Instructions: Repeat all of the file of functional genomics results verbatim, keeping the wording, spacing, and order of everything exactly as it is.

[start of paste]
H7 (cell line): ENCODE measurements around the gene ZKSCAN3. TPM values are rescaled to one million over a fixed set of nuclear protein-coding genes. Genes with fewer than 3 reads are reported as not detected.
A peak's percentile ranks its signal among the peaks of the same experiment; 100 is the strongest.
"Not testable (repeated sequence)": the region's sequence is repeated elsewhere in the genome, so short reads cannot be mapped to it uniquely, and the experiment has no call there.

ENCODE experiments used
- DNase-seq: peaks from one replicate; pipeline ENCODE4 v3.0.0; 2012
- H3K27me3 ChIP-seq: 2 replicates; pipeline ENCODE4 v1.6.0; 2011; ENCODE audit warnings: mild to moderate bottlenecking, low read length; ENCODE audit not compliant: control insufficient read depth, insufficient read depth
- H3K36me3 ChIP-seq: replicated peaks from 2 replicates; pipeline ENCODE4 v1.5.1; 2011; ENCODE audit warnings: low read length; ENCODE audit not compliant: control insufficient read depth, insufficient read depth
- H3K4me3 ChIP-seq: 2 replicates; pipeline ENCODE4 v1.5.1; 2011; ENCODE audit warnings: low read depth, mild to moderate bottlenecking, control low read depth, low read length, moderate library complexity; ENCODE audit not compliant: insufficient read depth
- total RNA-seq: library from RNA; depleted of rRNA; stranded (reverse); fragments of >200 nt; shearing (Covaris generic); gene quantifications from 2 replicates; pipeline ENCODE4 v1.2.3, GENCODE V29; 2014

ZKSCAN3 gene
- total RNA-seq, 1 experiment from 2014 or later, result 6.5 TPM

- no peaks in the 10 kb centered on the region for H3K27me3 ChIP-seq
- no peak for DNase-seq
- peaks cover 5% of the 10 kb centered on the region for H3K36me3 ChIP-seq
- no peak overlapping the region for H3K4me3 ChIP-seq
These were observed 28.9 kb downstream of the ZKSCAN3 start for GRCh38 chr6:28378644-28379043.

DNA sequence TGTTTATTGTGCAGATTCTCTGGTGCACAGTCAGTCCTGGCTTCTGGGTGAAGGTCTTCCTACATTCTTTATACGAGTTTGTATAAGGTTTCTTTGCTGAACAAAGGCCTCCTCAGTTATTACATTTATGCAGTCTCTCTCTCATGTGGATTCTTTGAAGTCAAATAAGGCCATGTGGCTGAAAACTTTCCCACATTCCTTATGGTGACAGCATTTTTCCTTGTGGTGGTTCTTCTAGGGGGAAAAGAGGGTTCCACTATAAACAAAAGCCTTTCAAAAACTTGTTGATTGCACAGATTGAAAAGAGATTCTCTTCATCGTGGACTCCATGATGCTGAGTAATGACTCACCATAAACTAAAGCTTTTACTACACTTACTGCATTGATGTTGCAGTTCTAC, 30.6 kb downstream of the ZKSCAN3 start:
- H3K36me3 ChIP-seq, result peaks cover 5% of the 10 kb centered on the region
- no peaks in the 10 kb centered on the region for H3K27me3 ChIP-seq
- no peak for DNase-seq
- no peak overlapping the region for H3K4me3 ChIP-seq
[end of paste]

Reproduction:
H7 (cell line): ENCODE measurements around the gene ZKSCAN3. TPM values are rescaled to one million over a fixed set of nuclear protein-coding genes. Genes with fewer than 3 reads are reported as not detected.
A peak's percentile ranks its signal among the peaks of the same experiment; 100 is the strongest.
"Not testable (repeated sequence)": the region's sequence is repeated elsewhere in the genome, so short reads cannot be mapped to it uniquely, and the experiment has no call there.

ENCODE experiments used
- DNase-seq: peaks from one replicate; pipeline ENCODE4 v3.0.0; 2012
- H3K27me3 ChIP-seq: 2 replicates; pipeline ENCODE4 v1.6.0; 2011; ENCODE audit warnings: mild to moderate bottlenecking, low read length; ENCODE audit not compliant: control insufficient read depth, insufficient read depth
- H3K36me3 ChIP-seq: replicated peaks from 2 replicates; pipeline ENCODE4 v1.5.1; 2011; ENCODE audit warnings: low read length; ENCODE audit not compliant: control insufficient read depth, insufficient read depth
- H3K4me3 ChIP-seq: 2 replicates; pipeline ENCODE4 v1.5.1; 2011; ENCODE audit warnings: low read depth, mild to moderate bottlenecking, control low read depth, low read length, moderate library complexity; ENCODE audit not compliant: insufficient read depth
- total RNA-seq: library from RNA; depleted of rRNA; stranded (reverse); fragments of >200 nt; shearing (Covaris generic); gene quantifications from 2 replicates; pipeline ENCODE4 v1.2.3, GENCODE V29; 2014

ZKSCAN3 gene
- total RNA-seq, 1 experiment from 2014 or later, result 6.5 TPM

- no peaks in the 10 kb centered on the region for H3K27me3 ChIP-seq
- no peak for DNase-seq
- peaks cover 5% of the 10 kb centered on the region for H3K36me3 ChIP-seq
- no peak overlapping the region for H3K4me3 ChIP-seq
These were observed 28.9 kb downstream of the ZKSCAN3 start for GRCh38 chr6:28378644-28379043.

DNA sequence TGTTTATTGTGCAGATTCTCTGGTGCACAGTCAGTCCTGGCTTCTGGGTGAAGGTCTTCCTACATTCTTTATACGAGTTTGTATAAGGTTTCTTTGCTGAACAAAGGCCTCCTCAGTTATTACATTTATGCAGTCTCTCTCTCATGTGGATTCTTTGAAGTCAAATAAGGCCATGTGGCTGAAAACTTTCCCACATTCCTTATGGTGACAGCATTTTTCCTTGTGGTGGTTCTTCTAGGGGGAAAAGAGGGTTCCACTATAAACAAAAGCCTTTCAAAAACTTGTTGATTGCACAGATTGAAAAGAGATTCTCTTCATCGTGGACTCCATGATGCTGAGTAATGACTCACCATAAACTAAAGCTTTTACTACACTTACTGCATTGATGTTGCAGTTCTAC, 30.6 kb downstream of the ZKSCAN3 start:
- H3K36me3 ChIP-seq, result peaks cover 5% of the 10 kb centered on the region
- no peaks in the 10 kb centered on the region for H3K27me3 ChIP-seq
- no peak for DNase-seq
- no peak overlapping the region for H3K4me3 ChIP-seq